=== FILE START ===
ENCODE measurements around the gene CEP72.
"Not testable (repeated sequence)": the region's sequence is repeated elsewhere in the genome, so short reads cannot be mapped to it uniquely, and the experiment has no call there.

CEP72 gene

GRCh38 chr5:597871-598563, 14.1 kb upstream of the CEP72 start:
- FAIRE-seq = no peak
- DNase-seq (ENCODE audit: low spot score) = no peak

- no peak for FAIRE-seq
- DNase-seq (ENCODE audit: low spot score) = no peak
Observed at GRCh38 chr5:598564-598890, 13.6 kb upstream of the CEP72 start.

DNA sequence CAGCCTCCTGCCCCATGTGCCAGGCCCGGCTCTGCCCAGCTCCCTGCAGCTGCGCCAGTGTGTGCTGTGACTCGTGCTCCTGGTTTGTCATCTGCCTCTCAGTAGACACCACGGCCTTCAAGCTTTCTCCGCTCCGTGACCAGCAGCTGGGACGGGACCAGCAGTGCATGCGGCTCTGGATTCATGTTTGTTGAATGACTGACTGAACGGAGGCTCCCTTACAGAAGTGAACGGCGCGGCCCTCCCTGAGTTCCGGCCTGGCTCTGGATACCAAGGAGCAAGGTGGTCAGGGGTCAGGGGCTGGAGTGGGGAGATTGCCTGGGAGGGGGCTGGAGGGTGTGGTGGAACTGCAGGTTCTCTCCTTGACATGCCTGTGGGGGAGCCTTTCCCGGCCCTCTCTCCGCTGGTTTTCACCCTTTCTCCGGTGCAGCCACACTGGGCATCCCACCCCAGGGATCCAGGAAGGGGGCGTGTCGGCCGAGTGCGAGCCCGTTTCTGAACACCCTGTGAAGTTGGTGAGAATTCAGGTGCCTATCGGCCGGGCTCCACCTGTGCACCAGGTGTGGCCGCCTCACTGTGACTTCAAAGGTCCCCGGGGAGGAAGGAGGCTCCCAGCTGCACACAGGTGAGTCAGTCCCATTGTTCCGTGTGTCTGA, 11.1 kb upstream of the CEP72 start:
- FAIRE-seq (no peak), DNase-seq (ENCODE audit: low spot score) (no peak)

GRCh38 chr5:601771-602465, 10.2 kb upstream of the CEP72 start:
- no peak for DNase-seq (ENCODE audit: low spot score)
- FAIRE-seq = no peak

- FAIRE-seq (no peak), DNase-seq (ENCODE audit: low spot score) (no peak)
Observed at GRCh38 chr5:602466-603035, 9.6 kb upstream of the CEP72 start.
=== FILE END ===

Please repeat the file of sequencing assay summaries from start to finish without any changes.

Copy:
ENCODE measurements around the gene CEP72.
"Not testable (repeated sequence)": the region's sequence is repeated elsewhere in the genome, so short reads cannot be mapped to it uniquely, and the experiment has no call there.

CEP72 gene

GRCh38 chr5:597871-598563, 14.1 kb upstream of the CEP72 start:
- FAIRE-seq = no peak
- DNase-seq (ENCODE audit: low spot score) = no peak

- no peak for FAIRE-seq
- DNase-seq (ENCODE audit: low spot score) = no peak
Observed at GRCh38 chr5:598564-598890, 13.6 kb upstream of the CEP72 start.

DNA sequence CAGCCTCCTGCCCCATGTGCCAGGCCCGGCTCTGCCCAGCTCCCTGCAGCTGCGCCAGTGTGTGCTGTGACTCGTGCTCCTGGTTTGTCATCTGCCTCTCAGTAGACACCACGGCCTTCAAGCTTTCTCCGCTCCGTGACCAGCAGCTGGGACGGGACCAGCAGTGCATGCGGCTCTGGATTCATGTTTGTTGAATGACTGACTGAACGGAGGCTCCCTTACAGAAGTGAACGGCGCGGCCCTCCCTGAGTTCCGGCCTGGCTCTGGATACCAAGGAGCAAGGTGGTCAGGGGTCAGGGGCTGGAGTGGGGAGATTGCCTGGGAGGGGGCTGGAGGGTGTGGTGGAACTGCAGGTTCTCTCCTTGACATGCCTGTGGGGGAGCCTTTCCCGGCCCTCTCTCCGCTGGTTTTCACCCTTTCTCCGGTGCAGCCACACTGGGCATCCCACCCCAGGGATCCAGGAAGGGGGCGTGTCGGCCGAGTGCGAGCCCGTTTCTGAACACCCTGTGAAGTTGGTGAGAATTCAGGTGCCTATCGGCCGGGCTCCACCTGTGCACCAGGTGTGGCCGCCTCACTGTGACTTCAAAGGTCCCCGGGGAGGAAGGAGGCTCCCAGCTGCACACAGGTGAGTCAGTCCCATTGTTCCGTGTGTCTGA, 11.1 kb upstream of the CEP72 start:
- FAIRE-seq (no peak), DNase-seq (ENCODE audit: low spot score) (no peak)

GRCh38 chr5:601771-602465, 10.2 kb upstream of the CEP72 start:
- no peak for DNase-seq (ENCODE audit: low spot score)
- FAIRE-seq = no peak

- FAIRE-seq (no peak), DNase-seq (ENCODE audit: low spot score) (no peak)
Observed at GRCh38 chr5:602466-603035, 9.6 kb upstream of the CEP72 start.